Old Bus Tickets

Southampton Corporation & Hants & Dorset Joint Services – Bell Punch

S C T and HD_bp           From the Sidney R G Page collection

Yet another S.C.T. ticket but no need to try and guess who it was this time it’s fairly self explanatory, Southampton Corporation & Hants & Dorset Joint Services. This arrangement apparently came about due to boundary changes in 1953 which brought large housing estates into the catchment area. I like how each ticket states where from and where to I looked up Radcliffe Road and West End which are to the North East of Southampton New Inn on the other hand is a bit more tricky as there is quite a few in the Southampton area. The reverse is blank by the way.


29/05/11 – 07:23

Lovely fascinating tickets indeed, but WHAT an expensive stock keeping and clerical nightmare must have been involved, and conductors would have needed a very steady hand and good eyesight for accurate punching. In their own right though, these are some of the neatest and nicest Bell Punch tickets I’ve ever seen.

Chris Youhill


30/05/11 – 06:29

It seems really weird to see a geographical Bell Punch ticket with a Television Centre as one of the stages!

David Beilby


30/05/11 – 10:37

Re: New Inn on the other hand is a bit more tricky.
Presumably it is the New Inn at West End as identified on several of the tickets and was served by the joint route 54.


S C T – F/Bridges – Ultimate

SCT F_Bridges

This is the second S. C. T. ticket this time there is the added clue of F/Bridges. The forward slash is little strange it sort of implies it is more a place rather than the proprietors name. I have done a search on Google Maps but could not find anything for Fxxxx Bridges and the full S.C.T. – F/Bridges on Google finds absolutely nothing. So does anyone know the operator that issued this Ultimate ticket, the reverse by the way is blank so no advert to help I’m afraid.

The ticket is from the Sidney R G Page collection.


14/05/11 – 18:11

I suspect this is not a bus ticket at all, but one for crossing a footbridge! This also means that the list of candidates for "SCT" may not be limited to those that operated buses.

David Beilby


14/05/11 – 18:12

Purely a guess, but might it not be a bus ticket at all? I am thinking that the addendum may stand for ‘ferries / bridges’ and used for river crossings of some sort. (I am thinking of something like the Middlesbrough Transporter, but that would have been MCT rather than SCT)

David Todd


14/05/11 – 19:11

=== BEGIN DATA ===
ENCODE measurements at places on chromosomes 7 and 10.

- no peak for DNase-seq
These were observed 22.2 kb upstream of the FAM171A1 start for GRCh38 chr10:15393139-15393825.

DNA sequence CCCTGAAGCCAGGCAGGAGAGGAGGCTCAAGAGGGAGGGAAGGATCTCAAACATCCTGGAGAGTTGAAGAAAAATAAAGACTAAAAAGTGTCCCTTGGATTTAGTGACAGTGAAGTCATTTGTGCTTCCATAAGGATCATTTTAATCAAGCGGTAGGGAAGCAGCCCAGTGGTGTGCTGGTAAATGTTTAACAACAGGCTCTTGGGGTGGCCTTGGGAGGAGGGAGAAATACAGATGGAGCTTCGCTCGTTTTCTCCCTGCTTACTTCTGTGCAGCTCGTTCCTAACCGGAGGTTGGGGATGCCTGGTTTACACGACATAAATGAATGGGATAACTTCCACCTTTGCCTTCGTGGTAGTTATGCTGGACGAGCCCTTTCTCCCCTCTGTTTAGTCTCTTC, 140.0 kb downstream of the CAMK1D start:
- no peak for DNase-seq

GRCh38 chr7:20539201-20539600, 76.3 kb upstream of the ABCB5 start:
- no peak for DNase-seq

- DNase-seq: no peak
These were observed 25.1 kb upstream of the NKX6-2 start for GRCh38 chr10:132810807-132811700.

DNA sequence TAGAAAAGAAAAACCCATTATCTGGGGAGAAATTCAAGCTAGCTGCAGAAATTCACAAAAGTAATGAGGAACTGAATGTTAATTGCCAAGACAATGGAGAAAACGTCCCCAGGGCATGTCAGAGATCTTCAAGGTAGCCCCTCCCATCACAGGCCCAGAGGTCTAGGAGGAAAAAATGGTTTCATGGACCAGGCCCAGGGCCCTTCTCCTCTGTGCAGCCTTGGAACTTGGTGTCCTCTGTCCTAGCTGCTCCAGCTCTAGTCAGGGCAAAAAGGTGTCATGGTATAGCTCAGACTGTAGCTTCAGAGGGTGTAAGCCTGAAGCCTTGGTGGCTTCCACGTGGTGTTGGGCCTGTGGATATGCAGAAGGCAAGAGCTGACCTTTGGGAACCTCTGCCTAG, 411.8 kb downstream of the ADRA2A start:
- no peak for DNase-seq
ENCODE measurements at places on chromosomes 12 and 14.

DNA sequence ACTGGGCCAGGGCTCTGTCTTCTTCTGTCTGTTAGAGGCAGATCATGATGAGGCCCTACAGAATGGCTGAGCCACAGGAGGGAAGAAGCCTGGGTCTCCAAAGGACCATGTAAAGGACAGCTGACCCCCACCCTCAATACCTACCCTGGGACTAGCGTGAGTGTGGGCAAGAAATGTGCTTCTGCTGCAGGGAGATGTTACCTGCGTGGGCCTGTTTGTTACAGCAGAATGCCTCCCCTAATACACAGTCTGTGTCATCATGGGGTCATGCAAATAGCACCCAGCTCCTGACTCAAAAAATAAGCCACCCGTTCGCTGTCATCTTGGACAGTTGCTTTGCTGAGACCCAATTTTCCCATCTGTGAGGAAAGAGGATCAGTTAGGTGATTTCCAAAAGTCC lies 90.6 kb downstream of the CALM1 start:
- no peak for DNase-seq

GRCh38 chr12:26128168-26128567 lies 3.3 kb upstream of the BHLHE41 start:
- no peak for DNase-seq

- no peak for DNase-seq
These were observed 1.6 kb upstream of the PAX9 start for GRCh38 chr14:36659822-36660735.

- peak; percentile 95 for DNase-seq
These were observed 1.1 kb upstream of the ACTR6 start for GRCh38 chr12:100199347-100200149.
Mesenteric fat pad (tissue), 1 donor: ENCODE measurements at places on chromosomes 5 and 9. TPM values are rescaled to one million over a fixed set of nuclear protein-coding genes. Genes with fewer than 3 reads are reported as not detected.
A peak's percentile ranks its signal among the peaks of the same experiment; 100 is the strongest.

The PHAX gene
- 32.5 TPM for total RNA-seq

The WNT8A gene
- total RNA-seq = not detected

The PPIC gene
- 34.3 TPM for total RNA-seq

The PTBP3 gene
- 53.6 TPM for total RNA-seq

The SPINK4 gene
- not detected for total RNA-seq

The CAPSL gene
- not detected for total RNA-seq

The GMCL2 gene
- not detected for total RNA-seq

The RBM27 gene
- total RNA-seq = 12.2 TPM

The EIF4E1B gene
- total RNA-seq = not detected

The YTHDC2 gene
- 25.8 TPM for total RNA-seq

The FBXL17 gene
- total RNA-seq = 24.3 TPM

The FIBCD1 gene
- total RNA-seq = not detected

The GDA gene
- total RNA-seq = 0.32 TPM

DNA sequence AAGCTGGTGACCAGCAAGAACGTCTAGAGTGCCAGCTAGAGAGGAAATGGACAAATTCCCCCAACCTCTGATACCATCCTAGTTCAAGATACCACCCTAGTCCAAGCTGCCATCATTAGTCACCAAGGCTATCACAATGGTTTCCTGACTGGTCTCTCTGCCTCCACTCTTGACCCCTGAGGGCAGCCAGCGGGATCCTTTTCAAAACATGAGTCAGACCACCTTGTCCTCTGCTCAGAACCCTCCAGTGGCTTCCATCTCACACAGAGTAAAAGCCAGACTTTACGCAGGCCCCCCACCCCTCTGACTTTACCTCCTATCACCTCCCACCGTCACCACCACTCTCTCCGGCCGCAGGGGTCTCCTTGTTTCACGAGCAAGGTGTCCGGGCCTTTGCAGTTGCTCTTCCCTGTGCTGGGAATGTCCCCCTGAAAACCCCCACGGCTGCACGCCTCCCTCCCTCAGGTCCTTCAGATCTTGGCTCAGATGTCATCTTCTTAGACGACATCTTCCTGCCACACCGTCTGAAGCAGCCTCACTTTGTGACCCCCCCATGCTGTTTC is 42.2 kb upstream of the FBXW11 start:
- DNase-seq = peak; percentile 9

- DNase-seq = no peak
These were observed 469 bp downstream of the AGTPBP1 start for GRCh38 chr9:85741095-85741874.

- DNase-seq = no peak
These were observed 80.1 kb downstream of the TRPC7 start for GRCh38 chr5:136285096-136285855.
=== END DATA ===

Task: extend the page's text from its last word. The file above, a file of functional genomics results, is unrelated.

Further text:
This a ticket for the Southampton Corporation floating bridge ferry that operated from Southampton to Woolston until the Woolston Bridge opened in 1977. In fact several SCT bus routes operated from the Southampton side of the floating bridge to the Woolston side (eg route 1) – going of course the long "dry" way round via the city centre and Bitterne! According to the book "Farewell to the Floating bridges" Ultimate tickets were used on the floating bridge from 1950 until 1971.



19/05/11 – 08:08

The use of Ultimates and TIMs for non transport uses was not that uncommon. Setrights and Almexes less so, but not unknown.
One and two-unit Ultimates were more often used for car parking and such than on buses (due to the limited range), and TIMs were fairly common for things like local authority parks and swimming baths, deckchair hire and so on.
Such TIM machines do occasionally turn up on the market, and often have interesting claims made for them about councils that were never bus / tram operators…
My collection of machines includes a ‘Cotswold Marinas’ alphabetic TIM machine (bought in a state where it was seized up and I had no idea who the operator was, but I thought it was worth having at the price…)
I also have one unit and a two unit Ultimate machines, both from non PSV use.
I also somewhere have an (unissued) Lincolnshire Road Car Automacheckit / Bellgraphic ticket for parking – I’ve not been able to identify where or when this was used, my guess is that they let visiting cars or coaches park (for a small fee) at one of their coastal depots in season.



26/05/11 – 07:02

On the subject of non bus use for ticket machines. The former Leeds Industrial Cooperative Society issued Bellgraphic machines to their home delivery soft drinks sellers unlike the rest of their operations which used the famous "divi" number and cheque system

Chris Hough